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Michael Bloomberg, the billionaire philanthropist and winner of just a handful of delegates, has withdrawn from the Democratic presidential race. He endorsed Joe Biden.

“I’m a believer in using data to inform decisions,” Bloomberg said in a statement on Wednesday morning. “After yesterday’s results, the delegate math has become virtually impossible—and a viable path to the nomination no longer exists.”

The former New York City mayor invested more than $500 million of his own money in an effort to become the consensus candidate for a fractured party, but he instead found himself flayed onstage during a pair of debates—most prominently by Sen. Elizabeth Warren (D-Mass.).

No matter where you looked during the feverish weeks of the primary season, Bloomberg was there, with social media influencers shaping the debate online and a half-billion-dollar TV ad campaign seeking to convince voters to send him to the White House.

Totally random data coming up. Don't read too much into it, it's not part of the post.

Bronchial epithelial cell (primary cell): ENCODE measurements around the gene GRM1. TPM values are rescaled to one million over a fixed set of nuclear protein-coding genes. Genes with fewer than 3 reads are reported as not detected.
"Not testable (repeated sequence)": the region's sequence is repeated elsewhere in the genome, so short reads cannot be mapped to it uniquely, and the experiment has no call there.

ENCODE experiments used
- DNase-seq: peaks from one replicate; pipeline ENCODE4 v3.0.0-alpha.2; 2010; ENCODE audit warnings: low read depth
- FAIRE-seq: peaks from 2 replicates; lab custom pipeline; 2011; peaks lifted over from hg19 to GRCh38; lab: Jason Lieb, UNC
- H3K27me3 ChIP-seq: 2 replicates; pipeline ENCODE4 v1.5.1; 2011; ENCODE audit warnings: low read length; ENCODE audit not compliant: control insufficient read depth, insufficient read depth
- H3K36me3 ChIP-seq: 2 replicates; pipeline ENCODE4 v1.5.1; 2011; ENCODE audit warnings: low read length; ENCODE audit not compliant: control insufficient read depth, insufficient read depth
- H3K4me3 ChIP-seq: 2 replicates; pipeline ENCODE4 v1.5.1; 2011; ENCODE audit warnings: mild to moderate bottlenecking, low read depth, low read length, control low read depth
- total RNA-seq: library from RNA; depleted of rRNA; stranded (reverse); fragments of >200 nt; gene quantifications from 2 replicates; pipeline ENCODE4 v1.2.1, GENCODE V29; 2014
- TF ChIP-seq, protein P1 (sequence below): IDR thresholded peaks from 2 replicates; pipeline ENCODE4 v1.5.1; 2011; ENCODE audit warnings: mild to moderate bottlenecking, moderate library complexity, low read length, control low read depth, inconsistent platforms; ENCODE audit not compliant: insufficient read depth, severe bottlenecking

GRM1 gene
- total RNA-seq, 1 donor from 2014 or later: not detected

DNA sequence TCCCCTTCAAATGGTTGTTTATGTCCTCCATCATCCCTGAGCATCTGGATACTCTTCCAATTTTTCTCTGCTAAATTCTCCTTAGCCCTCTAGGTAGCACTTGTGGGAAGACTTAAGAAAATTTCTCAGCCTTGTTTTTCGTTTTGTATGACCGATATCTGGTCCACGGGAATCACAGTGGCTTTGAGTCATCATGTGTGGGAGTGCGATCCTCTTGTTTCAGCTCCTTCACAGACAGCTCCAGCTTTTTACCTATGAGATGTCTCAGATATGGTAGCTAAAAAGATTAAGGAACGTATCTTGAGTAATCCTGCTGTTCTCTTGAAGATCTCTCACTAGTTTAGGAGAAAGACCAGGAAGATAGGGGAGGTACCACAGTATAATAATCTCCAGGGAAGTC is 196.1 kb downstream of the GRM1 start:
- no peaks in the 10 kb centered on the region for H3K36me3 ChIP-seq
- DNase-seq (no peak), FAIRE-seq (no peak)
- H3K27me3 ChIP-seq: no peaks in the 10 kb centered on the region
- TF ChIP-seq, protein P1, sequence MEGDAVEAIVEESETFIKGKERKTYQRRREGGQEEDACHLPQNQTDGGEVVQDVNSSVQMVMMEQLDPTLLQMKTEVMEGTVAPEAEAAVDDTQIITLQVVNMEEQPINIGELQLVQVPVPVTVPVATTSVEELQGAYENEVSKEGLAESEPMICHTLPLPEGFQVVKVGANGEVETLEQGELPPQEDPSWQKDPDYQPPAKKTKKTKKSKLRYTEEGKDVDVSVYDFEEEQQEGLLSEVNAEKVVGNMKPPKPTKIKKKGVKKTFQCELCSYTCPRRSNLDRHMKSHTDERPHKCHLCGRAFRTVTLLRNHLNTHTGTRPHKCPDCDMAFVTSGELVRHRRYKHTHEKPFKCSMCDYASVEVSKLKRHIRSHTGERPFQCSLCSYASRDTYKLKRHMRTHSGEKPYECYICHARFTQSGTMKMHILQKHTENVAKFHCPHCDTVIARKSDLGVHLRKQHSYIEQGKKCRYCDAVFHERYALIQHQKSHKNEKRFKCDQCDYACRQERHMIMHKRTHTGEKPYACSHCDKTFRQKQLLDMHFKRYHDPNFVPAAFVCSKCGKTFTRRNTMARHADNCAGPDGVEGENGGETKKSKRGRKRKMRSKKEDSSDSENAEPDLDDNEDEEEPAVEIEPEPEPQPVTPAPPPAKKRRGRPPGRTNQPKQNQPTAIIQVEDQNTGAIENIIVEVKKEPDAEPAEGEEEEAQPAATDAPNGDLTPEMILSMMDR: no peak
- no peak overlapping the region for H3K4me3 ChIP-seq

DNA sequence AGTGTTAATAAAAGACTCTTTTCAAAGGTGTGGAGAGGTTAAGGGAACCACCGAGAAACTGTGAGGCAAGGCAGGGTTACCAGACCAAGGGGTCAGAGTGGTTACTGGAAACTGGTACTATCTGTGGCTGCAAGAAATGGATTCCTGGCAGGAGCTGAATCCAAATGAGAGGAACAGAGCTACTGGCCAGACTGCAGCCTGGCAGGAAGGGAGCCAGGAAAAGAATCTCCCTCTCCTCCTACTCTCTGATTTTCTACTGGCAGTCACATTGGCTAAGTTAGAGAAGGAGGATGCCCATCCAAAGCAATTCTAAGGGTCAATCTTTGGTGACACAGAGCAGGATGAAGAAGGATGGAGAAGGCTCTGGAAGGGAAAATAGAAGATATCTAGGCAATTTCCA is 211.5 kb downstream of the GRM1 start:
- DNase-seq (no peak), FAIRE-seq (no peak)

But Bloomberg’s record as mayor and his behavior toward women at his company dogged his campaign from the outset. During his three terms in city hall, Bloomberg embraced the use of discriminatory policing practices, including the NYPD’s notorious use of stop-and-frisk searches. He had a history of making sexist comments about women in his workplace and received fierce criticism for the number of female former employees who were bound by nondisclosure agreements.

Despite his self-professed adherence to data-based decision-making, Bloomberg gravely miscalculated how far money would get him in this campaign. Turns out, it’s harder to buy the presidency than it seems.

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